For three days they sailed within the cave, eating the stored food and water that had been prepared for their journey, as the vessel followed the portal's beam, pulling them swiftly to their destination.
Mantell pointed his bony hand, extended his index finger towards the gleaming world of Volante. He bowed his head as the scribe and mongrel left the boat.
The scribe turned, as if to cast a spell of protection and praise for Mantell, and his crew, for their seamanship. He reached into his pouch of gems, sprinkled crystal dust into the air - the words had barely left his mouth, ".Oarsmen roam but long for home." - a gust of wind carried the dust into Mantell's eye sockets, temporarily blinding him. It had been the moment that Utre had been waiting for. He raced ahead, grasping the skeletal life form by his neck, lifting him upon his muscular shoulders, his huge arms flexed, pulling Mantell's body in opposite directions. A sickening, crackling sound came from beneath the cloak that covered the Oarsman of the Dead's body.
The scribe screamed aloud, "No!" His protest went unheard, as Mantell's screams of agony and treachery echoed throughout the inner confines of the Sea of the Dead's port.
Utre reached down, removed the oarsman's pouch of coins from beneath his robes, held it over head, daring the rest of the oarsmen to come to the aid of their splintered and broken ferryman's body.
Utre grunted a victory snarl and strode off the boat with a victorious strut to his stride.
"Now, scribe, attest you to my victory. The Coins of the Dead now belong to my tribe, my people. As it was written, was it not?"
"Yes, Utre. It shall be inscribed. You have obeyed the law of Claw and Fang. You hold the Purse of the Dead in your taloned hands. I shall inscribe it. Your legend secured."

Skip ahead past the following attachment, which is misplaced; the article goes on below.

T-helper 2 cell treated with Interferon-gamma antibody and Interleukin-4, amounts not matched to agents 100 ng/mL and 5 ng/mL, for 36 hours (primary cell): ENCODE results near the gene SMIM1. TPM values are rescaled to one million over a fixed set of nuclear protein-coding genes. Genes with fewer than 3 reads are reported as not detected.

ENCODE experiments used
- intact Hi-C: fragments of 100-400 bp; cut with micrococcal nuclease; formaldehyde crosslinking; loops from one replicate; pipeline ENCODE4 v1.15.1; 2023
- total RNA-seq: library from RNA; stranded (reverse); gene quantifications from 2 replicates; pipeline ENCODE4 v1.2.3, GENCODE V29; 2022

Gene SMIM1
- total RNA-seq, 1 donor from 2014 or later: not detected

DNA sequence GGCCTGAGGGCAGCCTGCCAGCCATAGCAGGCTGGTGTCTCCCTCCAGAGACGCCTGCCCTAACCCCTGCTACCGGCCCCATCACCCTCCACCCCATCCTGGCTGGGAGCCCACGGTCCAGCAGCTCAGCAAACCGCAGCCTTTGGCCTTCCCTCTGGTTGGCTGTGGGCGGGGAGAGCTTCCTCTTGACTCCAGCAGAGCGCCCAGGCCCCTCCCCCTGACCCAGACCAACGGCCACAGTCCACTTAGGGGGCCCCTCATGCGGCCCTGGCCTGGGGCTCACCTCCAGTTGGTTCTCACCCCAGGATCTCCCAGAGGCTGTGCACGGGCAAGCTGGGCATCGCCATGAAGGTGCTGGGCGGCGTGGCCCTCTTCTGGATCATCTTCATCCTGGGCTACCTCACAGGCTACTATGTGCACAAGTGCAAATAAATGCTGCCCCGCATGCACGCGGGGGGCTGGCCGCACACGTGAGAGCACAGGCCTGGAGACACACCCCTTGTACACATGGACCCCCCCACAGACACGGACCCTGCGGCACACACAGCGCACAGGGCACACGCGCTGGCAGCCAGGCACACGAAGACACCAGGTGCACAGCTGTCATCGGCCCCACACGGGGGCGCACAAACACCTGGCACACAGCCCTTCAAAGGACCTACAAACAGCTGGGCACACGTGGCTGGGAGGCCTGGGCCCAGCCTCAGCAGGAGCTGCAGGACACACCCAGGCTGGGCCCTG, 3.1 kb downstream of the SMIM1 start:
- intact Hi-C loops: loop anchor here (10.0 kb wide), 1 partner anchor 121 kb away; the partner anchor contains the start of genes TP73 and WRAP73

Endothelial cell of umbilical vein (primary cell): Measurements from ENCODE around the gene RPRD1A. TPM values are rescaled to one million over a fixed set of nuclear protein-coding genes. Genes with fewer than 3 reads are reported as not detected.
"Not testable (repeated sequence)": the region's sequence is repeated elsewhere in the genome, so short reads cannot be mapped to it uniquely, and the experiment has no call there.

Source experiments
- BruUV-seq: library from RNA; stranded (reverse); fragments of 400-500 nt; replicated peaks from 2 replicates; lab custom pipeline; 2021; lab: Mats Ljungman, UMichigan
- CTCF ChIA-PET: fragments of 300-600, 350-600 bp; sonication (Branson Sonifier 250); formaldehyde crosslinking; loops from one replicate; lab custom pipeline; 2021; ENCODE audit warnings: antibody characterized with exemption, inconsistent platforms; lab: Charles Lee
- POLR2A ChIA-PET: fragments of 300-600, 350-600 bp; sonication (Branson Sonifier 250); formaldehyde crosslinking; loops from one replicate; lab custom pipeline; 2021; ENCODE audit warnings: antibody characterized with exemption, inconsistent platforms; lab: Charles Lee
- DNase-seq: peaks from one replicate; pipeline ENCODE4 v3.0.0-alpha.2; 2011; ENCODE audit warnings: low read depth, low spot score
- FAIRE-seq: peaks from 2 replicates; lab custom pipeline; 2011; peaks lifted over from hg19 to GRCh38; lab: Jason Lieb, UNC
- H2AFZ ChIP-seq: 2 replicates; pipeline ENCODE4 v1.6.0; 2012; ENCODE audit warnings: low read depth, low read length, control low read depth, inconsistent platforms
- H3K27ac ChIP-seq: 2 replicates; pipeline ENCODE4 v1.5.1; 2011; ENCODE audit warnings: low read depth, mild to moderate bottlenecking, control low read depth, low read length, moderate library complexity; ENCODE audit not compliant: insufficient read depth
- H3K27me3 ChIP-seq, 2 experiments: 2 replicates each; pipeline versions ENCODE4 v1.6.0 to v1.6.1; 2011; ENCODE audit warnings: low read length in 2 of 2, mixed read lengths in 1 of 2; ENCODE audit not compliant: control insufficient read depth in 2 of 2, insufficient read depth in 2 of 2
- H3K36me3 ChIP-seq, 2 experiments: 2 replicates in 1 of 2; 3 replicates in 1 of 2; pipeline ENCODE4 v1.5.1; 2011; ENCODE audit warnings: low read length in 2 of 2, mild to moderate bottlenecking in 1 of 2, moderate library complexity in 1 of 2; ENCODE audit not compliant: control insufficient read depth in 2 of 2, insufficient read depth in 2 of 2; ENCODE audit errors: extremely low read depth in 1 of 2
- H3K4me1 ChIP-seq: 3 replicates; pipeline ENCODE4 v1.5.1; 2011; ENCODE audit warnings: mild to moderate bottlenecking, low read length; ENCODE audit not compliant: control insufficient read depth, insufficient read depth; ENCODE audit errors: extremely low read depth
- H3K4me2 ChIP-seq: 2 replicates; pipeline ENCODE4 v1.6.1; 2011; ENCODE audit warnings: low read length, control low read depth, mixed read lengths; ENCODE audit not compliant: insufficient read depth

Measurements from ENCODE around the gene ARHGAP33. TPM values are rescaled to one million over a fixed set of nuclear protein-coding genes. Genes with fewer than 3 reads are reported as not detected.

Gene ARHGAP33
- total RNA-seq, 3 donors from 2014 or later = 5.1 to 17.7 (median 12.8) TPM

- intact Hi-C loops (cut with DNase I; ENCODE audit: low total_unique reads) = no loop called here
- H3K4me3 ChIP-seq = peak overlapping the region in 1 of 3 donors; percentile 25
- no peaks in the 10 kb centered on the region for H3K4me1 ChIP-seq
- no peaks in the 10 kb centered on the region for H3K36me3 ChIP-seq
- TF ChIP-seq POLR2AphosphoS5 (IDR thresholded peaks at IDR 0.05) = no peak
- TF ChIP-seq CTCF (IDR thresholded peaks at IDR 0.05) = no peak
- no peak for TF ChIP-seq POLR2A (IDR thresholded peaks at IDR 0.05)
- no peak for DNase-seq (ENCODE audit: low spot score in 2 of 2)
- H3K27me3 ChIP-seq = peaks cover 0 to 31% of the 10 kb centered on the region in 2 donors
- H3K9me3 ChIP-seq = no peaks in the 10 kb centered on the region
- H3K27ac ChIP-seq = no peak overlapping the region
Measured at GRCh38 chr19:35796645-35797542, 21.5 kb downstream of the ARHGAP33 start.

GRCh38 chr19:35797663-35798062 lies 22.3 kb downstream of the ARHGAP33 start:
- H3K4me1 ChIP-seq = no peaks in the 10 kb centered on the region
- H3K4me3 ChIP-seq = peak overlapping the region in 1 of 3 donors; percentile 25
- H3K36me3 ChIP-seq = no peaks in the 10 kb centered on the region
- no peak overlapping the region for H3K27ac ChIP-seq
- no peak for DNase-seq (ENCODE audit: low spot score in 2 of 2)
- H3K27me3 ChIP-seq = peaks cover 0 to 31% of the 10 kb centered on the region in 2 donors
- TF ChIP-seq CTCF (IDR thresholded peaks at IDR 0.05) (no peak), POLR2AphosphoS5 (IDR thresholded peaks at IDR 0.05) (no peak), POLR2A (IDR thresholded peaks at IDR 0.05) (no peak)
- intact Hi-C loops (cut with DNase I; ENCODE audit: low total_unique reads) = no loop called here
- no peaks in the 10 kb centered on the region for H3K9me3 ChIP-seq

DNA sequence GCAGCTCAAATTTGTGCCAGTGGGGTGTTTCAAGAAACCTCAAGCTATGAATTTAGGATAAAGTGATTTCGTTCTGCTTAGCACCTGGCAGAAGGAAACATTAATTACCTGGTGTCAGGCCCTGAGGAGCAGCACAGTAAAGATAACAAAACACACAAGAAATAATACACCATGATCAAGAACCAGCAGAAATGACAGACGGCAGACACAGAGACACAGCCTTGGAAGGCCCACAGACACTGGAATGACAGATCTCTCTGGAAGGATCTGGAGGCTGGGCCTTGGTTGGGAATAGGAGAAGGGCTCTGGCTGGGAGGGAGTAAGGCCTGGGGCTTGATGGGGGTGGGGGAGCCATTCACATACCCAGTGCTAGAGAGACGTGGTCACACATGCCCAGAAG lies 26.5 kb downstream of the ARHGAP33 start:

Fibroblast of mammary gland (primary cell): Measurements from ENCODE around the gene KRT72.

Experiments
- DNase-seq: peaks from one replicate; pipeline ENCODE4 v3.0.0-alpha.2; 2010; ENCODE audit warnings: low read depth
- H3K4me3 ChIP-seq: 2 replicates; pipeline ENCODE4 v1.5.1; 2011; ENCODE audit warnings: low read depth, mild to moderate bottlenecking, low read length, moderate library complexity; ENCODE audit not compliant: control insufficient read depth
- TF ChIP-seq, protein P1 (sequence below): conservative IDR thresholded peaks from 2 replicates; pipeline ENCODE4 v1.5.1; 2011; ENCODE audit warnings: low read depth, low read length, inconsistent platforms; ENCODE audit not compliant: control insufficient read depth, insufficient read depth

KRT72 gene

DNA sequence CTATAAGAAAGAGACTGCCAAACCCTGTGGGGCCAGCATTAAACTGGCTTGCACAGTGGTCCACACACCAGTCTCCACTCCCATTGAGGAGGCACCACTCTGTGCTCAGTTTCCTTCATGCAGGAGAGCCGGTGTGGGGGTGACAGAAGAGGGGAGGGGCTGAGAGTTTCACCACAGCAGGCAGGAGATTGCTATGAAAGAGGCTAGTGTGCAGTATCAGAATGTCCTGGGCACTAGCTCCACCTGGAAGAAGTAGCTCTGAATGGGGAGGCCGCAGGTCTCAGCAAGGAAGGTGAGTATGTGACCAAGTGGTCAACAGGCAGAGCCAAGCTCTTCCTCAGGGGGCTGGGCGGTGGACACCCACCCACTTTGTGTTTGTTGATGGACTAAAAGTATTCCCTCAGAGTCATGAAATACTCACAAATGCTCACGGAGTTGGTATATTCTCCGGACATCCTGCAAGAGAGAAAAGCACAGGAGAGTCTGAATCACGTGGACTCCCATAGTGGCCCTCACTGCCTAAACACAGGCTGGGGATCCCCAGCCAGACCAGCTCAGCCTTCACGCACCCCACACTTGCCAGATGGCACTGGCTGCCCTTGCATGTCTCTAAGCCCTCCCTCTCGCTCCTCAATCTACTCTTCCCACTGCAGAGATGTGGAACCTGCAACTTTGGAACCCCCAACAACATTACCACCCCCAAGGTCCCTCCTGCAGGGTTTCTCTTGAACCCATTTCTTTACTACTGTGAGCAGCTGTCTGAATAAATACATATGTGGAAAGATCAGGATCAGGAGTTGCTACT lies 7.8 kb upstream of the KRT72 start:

"Doomed him, you did, when you gave him his name. I obeyed the legend," smirked the troll. "The Funds of the Dead our ours."
A water priest watched Utre toss aside the body of Mantell.
Shrieking with horror, he ran into his portside temple. The scribe entered the temple, bowed to the trembling priest, and passed a stone of ahimsa to him. "Here, when we leave, and the sun is about to set, place this stone of ahimsa within the bones of Mantell, and he will be made whole. My companion apologizes for his behavior, but he follows the law of Claw and Fang."
The water priest nodded his ascent.
"What shall I tell Mantell upon his restoration?"
"Tell him the scribe who is nameless apologizes."
"What deed did you do, human who is puny?" asked Utre, bitterness in his voice, as he spit three times upon the scribe.
"I granted Mantell a spell of ahimsa," said the scribe, wiping the foul gold-green sputum off the top of his head.
"Uh-him-sah?" demanded Utre, as the very pronunciation by the troll demanded an explanation.
"One should refrain from harming any living being -" said the scribe.
Utre began to convulse with laughter, pounding the ground, tears of scorn came rushing from his eyes.
"Not so. The Law of Claw and Fang rules," then he grabbed his testicles, made an obscene gesture towards the scribe, laughing aloud, "Uh-him-sah for foolish humans who are puny."
The mongrel began to bark, and nip at the heels of the troll. The troll swung its arms at the dog, which seemed to easily avoid the swipe of Utre.
"Tell beast I will eat him last, should you fail."
The scribe did not answer Utre, but gathered up the mongrel in his arms, stroked his head, and began a trek towards the western edge of the desert, towards the first step on the Quest for the Relic, towards a town called Vashmak.
Art by Dan Mills
|| The Quest Begins!